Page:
Correlates and mediators of life satisfaction among youth with attention-deficit/hyperactivity disorder

Joshua M. Nadeau, Marni L. Jacob, Amanda C. Keene, Shawn M. Alderman, Leah E. Hacker, Mark A. Cavitt, Jeffrey L. Alvaro, Eric A. Storch

Research output: Contribution to journalArticlepeer-review


The current study examined factors associated with life satisfaction among 111 youth, ages 8-17 years, presenting for outpatient treatment of attention-deficit/hyperactivity disorder (ADHD). Youth completed the Students Life Satisfaction Scale, Vanderbilt ADHD Diagnostic Rating Scale-Child, and the Generalized Anxiety Disorder (GAD) and Major Depressive Disorder (MDD) modules of the Revised Childs Anxiety and Depression Scale. A primary caregiver completed a standard demographic form, and the Vanderbilt ADHD Diagnostic Rating Scale-Parent. Results indicated that child-rated ADHD symptoms, depressive symptoms, and generalized anxiety symptoms were negatively related to life satisfaction. Parent-rated ADHD symptoms in the child were related to child-rated ADHD symptoms but not to depressive symptoms, generalized anxiety symptoms, or life satisfaction. Depressive symptoms predicted life satisfaction above and beyond parent-rated ADHD symptom severity; however, neither depressive nor generalized anxiety symptoms were found to uniquely predict life satisfaction above and beyond child-rated ADHD symptom severity. Depressive symptoms mediated the relationship between child-rated ADHD symptom severity and life satisfaction. Assessment and treatment implications are discussed; specifically, we highlight how the variables of interest may impact clinical presentation and treatment course.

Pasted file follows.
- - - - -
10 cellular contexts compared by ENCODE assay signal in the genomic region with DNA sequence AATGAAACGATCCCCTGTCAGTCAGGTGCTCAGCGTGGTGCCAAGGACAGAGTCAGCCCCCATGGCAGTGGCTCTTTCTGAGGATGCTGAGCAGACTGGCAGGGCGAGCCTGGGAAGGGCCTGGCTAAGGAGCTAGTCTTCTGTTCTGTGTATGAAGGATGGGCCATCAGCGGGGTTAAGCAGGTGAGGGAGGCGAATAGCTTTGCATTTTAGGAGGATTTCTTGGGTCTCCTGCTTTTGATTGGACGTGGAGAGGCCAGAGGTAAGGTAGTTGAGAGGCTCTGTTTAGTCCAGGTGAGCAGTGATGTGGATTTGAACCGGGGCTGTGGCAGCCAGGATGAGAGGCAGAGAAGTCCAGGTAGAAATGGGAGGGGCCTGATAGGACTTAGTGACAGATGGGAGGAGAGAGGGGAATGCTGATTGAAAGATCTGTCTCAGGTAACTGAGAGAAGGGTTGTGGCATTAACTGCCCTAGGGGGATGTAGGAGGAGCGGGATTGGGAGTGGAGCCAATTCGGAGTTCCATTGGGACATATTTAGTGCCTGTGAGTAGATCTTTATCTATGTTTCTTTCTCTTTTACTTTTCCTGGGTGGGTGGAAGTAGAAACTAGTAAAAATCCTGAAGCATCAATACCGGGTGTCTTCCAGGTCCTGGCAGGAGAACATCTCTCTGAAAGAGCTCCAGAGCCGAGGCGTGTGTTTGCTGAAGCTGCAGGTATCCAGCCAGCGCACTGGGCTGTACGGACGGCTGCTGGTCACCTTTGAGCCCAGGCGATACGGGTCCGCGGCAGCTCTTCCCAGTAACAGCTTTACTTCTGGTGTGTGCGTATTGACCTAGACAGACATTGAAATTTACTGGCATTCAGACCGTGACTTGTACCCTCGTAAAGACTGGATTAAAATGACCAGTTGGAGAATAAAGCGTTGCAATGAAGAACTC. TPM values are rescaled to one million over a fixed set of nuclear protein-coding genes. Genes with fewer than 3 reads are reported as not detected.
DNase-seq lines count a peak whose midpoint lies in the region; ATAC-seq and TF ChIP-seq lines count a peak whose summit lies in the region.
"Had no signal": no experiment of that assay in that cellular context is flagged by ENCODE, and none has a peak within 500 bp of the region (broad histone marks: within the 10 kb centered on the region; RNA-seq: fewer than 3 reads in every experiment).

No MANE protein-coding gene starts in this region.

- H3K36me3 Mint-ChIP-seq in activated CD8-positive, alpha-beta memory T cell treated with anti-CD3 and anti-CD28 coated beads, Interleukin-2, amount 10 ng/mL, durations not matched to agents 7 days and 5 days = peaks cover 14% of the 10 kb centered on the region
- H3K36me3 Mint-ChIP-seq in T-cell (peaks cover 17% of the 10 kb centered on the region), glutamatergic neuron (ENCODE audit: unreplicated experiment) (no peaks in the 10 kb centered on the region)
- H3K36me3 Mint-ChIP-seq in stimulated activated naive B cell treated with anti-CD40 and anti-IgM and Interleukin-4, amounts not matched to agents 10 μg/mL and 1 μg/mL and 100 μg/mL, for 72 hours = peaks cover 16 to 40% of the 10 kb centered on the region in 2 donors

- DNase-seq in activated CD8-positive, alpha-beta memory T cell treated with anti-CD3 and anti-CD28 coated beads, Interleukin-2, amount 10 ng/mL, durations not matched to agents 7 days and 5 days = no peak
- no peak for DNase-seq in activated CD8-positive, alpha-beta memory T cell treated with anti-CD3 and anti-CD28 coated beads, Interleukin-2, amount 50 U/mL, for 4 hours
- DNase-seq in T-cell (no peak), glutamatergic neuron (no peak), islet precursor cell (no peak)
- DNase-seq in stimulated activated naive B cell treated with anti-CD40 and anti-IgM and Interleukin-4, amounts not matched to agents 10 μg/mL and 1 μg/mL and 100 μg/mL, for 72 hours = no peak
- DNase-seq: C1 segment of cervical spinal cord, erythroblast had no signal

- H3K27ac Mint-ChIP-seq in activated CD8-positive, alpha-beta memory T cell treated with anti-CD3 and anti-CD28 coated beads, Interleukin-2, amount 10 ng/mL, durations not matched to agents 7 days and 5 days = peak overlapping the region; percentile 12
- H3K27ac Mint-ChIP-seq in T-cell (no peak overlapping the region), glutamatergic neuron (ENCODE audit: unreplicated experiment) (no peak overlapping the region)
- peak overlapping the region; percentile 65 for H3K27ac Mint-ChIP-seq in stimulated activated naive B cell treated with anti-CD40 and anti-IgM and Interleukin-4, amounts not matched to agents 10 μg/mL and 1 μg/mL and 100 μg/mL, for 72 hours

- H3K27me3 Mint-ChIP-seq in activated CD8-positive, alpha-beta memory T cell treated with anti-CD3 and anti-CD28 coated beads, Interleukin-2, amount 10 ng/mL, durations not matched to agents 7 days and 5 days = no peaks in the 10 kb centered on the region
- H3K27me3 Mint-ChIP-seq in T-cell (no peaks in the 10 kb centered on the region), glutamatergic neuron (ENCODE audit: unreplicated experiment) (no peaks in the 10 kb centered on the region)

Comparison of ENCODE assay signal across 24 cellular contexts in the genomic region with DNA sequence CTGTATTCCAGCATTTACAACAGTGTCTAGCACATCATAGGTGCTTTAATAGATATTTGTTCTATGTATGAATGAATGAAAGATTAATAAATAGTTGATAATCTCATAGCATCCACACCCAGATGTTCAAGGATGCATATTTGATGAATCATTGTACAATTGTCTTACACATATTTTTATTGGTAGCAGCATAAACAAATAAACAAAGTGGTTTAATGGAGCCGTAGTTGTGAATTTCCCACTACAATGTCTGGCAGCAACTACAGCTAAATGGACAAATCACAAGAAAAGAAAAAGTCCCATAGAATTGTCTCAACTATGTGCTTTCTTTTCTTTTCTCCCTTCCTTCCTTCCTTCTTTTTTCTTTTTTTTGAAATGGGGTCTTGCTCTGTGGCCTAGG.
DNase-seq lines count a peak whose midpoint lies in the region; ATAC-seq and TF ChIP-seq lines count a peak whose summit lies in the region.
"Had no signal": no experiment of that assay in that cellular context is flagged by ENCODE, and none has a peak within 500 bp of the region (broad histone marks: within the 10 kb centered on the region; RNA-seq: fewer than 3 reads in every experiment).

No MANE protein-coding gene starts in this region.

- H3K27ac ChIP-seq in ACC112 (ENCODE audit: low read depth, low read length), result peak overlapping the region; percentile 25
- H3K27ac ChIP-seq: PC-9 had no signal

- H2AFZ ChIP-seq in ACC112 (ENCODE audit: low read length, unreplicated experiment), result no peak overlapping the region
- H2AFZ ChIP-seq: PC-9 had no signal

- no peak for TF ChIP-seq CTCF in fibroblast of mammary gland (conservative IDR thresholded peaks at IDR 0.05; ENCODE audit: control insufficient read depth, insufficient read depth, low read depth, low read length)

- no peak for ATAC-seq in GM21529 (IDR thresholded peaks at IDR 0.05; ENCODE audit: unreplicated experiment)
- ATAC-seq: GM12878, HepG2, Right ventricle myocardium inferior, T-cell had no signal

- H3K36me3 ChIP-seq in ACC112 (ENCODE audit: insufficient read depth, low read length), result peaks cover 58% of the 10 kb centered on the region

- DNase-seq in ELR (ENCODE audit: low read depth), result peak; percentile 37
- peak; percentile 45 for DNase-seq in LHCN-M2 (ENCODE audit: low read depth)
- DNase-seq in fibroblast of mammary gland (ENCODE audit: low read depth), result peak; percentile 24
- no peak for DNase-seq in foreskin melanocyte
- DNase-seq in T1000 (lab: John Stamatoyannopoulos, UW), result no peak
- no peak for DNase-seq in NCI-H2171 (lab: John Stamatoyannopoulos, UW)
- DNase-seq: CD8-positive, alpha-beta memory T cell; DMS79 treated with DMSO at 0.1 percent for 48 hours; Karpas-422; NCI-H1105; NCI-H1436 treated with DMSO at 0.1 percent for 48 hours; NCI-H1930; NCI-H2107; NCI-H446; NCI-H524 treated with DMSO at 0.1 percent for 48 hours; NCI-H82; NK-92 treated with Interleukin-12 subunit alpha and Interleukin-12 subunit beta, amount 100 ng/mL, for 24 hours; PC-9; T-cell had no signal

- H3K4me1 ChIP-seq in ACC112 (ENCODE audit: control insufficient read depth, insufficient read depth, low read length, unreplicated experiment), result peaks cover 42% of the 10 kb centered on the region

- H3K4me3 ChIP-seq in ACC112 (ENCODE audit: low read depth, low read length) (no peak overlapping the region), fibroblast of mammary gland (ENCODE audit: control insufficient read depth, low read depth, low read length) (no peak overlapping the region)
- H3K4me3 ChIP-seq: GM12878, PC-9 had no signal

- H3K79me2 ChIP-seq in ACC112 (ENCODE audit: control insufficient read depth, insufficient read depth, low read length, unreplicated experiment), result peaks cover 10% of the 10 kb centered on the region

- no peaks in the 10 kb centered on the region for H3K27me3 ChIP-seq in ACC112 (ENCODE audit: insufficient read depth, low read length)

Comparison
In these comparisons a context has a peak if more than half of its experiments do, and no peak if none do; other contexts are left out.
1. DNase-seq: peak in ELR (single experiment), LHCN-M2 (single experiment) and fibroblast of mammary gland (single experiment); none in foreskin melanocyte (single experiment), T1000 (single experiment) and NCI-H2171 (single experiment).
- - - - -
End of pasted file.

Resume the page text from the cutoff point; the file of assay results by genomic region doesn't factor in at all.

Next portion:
Original languageEnglish (US)
Pages (from-to)169-182
Number of pages14
JournalChildren's Health Care
Issue number2
StatePublished - Apr 3 2015
Externally publishedYes

ASJC Scopus subject areas

  • Pediatrics, Perinatology, and Child Health
  • Developmental and Educational Psychology
  • Clinical Psychology

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